The Invisible Man can hide nothing on the UHD format. The native 4K 2160p/Dolby Vision UHD presentation improves upon the companion 1080p Blu-ray in every way, most immediately and very obviously in the opening dozen or so minutes in darkness where black level depth is greatly enhanced, finding a tangible add to density while improving shadow detail and even object sharpness in extreme low light. Noise management is improved in low light, too; check out a scene around the 33-minute mark when Cecilia believes there's an invisible man in the bedroom. Not only does the scene demonstrate far greater command of it black levels and details, noise is reduced from moderately troublesome on the Blu-ray to nearly non-issue on the UHD. Betterments to sharpness and color rendition alike prove obvious along the way both watching the film in isolation and while conducting some choice A-B comparisons with the 1080p/SDR presentation. Overall color depth improvements are quite striking. Well-lit scenes are obviously where this is most evident to the broader palette. Look at a sequence in chapter seven when Cecilia and James meet with Adrian's brother, Tom (Michael Dorman). Skin tones are more flush, eyes pop with more realistic intensity, the backgrounds sparkle with improved depth, and yes, even Tom's black suit jacket finds another gear of depth (blacks really are a big selling point in the UHD's Dolby Vision favor). The scene is also a prime example of the UHD's adds to overall clarity. Skin definition is more intimate, elements better defined, and the scene in general just appears more clear and brilliant. Such holds true throughout. At every opportunity and in every light, the UHD takes the image's foundational excellence from the 1080p version and only amplifies it in a positive way, bringing out richer colors and superior clarity. It's well worth the upgrade.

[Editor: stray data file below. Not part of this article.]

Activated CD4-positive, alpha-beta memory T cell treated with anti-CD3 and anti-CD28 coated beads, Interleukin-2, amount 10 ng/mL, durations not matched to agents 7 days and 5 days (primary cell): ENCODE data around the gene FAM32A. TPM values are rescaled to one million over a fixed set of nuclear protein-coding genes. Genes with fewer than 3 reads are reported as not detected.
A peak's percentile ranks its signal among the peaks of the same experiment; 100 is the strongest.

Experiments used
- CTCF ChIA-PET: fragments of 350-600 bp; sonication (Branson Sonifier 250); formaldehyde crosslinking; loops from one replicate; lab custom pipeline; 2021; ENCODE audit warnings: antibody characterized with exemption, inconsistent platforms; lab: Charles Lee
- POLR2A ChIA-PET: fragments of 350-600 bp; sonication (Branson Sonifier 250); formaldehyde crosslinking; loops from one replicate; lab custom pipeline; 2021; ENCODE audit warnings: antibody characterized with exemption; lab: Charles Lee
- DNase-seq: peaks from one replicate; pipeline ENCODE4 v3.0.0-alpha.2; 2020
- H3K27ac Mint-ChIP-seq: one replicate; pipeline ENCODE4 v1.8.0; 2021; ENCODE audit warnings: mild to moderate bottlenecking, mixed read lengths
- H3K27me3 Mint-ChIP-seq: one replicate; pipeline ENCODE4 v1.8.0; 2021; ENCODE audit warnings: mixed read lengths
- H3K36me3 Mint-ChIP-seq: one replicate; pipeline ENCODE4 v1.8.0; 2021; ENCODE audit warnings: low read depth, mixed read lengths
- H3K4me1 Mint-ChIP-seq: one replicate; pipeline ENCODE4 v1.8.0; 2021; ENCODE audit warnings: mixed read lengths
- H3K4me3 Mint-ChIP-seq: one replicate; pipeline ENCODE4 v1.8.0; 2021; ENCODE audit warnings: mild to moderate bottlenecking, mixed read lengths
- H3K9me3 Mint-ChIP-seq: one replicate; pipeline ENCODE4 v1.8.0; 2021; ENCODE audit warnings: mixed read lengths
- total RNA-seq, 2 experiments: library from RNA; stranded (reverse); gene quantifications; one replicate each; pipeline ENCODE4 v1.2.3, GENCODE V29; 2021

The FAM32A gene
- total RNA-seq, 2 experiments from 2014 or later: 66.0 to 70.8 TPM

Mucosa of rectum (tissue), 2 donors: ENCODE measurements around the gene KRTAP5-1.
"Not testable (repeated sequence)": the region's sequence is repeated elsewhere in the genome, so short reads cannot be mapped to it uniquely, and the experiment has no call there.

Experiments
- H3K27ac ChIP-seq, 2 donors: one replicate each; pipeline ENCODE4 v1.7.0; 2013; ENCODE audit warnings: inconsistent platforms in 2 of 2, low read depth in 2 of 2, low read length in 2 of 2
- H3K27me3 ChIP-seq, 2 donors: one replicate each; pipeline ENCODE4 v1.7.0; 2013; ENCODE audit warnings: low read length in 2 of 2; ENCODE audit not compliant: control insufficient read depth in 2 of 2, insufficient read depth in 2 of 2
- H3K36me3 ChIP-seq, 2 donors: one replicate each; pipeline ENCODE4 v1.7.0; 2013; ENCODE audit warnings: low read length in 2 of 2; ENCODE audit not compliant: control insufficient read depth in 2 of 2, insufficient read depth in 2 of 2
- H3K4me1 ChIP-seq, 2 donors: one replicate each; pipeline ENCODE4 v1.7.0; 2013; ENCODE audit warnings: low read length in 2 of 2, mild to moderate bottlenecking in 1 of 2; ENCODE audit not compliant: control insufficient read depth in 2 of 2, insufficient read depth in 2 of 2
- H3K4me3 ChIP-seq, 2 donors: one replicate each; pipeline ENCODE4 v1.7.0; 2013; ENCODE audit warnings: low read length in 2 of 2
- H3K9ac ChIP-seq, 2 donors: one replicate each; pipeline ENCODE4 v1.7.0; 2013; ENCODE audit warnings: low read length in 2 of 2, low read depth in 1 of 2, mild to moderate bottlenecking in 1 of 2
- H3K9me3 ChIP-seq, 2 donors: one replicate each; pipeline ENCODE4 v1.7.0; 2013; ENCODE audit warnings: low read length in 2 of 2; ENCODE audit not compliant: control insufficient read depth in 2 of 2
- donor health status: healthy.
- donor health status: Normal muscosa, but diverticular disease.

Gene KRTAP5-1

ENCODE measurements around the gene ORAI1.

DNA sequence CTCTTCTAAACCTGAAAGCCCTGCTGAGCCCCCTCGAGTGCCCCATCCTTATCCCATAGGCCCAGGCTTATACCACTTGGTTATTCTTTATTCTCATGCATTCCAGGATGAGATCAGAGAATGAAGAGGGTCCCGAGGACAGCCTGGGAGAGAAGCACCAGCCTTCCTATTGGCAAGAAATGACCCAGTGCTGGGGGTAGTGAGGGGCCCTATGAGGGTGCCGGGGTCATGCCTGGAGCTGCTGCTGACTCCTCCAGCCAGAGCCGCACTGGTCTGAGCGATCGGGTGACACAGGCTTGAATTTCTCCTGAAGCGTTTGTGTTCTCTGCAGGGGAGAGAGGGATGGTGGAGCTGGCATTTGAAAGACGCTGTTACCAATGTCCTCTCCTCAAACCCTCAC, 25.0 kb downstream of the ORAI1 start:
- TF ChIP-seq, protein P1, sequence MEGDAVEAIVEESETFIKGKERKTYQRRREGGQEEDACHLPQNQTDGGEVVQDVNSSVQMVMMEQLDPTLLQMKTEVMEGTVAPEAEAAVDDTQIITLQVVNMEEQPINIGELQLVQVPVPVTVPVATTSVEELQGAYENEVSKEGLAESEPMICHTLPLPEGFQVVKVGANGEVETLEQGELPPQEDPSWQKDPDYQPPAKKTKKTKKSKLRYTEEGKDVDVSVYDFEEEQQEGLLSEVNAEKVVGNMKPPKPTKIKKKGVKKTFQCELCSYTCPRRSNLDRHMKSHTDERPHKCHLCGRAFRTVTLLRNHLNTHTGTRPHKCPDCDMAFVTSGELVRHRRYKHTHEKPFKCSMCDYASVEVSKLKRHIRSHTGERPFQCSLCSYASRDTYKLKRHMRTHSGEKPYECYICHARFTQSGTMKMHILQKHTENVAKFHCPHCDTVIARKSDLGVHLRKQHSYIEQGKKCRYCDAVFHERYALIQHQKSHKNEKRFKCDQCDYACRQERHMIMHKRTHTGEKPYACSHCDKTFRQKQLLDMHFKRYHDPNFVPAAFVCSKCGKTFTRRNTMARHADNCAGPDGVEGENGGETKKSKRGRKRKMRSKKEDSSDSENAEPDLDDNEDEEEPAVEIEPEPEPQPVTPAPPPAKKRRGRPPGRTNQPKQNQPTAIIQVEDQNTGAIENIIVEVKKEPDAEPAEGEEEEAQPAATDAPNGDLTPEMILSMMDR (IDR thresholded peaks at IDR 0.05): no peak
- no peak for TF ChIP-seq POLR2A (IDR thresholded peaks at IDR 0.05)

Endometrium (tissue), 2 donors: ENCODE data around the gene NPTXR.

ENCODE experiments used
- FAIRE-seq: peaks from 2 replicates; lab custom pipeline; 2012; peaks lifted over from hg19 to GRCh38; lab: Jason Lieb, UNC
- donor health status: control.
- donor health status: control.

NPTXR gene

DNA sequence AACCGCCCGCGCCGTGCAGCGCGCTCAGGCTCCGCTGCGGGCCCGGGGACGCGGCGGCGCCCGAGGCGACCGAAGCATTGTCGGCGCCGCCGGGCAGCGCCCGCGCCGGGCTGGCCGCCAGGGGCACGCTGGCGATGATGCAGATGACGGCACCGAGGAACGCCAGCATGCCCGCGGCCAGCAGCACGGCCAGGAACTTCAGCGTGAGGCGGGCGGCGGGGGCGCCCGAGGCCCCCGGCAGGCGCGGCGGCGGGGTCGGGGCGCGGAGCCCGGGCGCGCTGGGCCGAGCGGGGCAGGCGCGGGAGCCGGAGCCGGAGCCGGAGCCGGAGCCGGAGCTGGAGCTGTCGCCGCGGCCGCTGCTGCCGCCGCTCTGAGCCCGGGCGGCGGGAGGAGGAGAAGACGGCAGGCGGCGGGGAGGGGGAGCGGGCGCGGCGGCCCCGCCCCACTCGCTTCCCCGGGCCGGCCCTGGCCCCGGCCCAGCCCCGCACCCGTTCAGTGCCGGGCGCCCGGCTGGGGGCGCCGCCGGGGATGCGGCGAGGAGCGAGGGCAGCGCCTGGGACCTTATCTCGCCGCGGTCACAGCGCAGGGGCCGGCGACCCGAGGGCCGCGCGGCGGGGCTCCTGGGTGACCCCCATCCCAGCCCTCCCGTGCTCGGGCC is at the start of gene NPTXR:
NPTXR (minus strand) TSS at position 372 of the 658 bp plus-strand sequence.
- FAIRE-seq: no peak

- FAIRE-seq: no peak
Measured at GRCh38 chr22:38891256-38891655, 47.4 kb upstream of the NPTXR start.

This movie was a great thriller. It really does hit a core fear and problem that does happen. It's a story of an abusive relationship on steroids. I hope that the women who see this get the message and choose their partner carefully and if they are in an abusive relationship find the courage from this movie to get the help to get out. The idea of the invisible man and how he did it was very plausible. It is not a remake of the movie Kevin Bacon and Elizabeth Shue did years back. if you have PTSD from abusive relationships you might avoid this movie. I did jump in a few spots which is great for a thriller. I hope you all enjoy.